Germany during the years of Adolf Hitler's dictatorship after 1933. Hitler and the Nazis wanted to place their government into the history of Germany for both historical precedent and legitimacy. The idea of the Third Reich was based on the existence of two previous German empires: the medieval Holy Roman Empire, and the second empire of 1871 to 1918.
The term was coined by the German writer Moeller van den Bruck (1876–1925) in the 1920s and was used by the Nazis.
Germany's earlier empires were seen as golden ages of German power and unity, something that Hitler valued greatly. Charlemagne, king of the Franks (a Germanic peoples) from 768 and Holy Roman Emperor from 800, unified much of Western Europe in the 9th century and spread German culture and law across his empire. The kingdom of the western Franks later became France, the kingdom of the eastern Franks became Germany. The empire of Charlemagne and his successors lasted in various forms until destroyed by the French emperor Napoleon I (Bonaparte) in 1806. For Hitler the idea of creating an empire by conquest and then unifying the German people was attractive.
Prussia's unification of Germany by force, including the defeat of Austria in 1866 and France in 1870, was equally inspiring to Hitler. He greatly admired Otto von Bismarck, prime minister of Prussia 1862–90 and chancellor of the German empire 1871–90, who had directed Prussian economic and military might in a campaign of conquest. Bismarck's aggressive expansionist policies fitted in with Hitler's own plans to gain Lebensraum (‘living space’) for the German people in Eastern Europe. The second empire, or Reich, that began in 1871 had made Germany into a world power, only to see the gains taken away at the end of World War I in the Treaty of Versailles (1919). Hitler never accepted that Germany was defeated in 1918, so for him the second Reich should never have ended.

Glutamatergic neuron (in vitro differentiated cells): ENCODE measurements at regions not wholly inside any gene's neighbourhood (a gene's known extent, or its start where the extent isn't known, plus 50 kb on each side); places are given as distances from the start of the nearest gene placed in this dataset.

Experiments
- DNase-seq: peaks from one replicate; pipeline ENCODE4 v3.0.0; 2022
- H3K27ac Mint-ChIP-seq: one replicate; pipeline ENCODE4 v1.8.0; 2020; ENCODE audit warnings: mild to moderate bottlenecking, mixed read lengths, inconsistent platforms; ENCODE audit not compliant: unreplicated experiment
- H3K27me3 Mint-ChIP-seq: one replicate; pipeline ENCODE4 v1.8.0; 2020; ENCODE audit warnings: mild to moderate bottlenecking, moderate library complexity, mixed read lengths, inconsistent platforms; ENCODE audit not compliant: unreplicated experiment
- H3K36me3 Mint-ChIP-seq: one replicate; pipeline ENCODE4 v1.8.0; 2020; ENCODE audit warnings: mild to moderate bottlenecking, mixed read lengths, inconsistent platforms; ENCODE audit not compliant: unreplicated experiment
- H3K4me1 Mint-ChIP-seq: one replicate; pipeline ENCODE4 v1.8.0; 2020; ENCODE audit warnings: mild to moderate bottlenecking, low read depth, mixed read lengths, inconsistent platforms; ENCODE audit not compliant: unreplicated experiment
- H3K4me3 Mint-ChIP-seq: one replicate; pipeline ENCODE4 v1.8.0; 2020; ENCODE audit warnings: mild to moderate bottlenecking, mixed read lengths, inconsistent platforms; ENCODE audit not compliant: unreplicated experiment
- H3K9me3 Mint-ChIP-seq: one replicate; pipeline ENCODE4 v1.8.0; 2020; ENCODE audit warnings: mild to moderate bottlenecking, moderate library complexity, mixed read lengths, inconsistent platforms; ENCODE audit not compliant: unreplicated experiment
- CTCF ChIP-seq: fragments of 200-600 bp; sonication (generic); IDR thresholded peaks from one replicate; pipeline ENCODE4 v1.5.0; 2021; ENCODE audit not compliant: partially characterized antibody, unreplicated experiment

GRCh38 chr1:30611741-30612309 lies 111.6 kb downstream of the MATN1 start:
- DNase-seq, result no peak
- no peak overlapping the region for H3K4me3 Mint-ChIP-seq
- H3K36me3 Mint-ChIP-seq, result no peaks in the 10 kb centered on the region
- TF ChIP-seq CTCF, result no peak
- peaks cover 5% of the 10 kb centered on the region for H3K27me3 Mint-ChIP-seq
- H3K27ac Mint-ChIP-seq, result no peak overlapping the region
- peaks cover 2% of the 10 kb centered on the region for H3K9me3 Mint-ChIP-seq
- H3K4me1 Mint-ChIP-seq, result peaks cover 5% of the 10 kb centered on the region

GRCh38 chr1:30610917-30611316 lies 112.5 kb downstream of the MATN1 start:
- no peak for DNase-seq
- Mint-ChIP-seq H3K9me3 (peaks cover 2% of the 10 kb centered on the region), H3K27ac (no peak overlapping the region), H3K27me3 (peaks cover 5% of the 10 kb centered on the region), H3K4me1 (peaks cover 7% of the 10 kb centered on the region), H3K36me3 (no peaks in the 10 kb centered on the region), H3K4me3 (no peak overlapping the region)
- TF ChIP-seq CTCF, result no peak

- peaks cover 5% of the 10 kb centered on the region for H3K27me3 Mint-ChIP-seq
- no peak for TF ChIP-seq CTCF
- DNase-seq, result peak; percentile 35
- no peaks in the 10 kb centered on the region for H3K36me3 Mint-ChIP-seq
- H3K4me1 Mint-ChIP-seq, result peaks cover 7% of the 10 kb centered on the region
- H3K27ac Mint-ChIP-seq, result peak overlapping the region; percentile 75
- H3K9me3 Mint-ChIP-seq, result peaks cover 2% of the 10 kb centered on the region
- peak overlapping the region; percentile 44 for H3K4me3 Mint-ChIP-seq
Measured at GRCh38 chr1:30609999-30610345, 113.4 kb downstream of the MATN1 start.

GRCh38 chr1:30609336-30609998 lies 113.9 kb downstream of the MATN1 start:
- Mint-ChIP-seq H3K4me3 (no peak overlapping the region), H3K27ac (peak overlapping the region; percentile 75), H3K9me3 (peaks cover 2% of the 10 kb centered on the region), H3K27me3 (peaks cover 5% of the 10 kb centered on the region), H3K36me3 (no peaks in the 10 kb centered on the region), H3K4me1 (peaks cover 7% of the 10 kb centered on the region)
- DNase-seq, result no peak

By using the title ‘Third Reich’, Hitler was able to place the Nazi regime into the natural flow of German history. Hitler talked of establishing a 1000-year Reich, suggesting that his empire would be greater and more successful than either of the previous two. Since the first and second Reichs were established by war and conquest, Hitler felt justified in expanding the Third Reich by conquest as well, leading to the conflict of World War II.
Hitler and Germany's unemployment problems
Rise of the Nazis
Education under the Nazis
Nazi and German youth
Nazis and religious groups
Hitler's foreign policy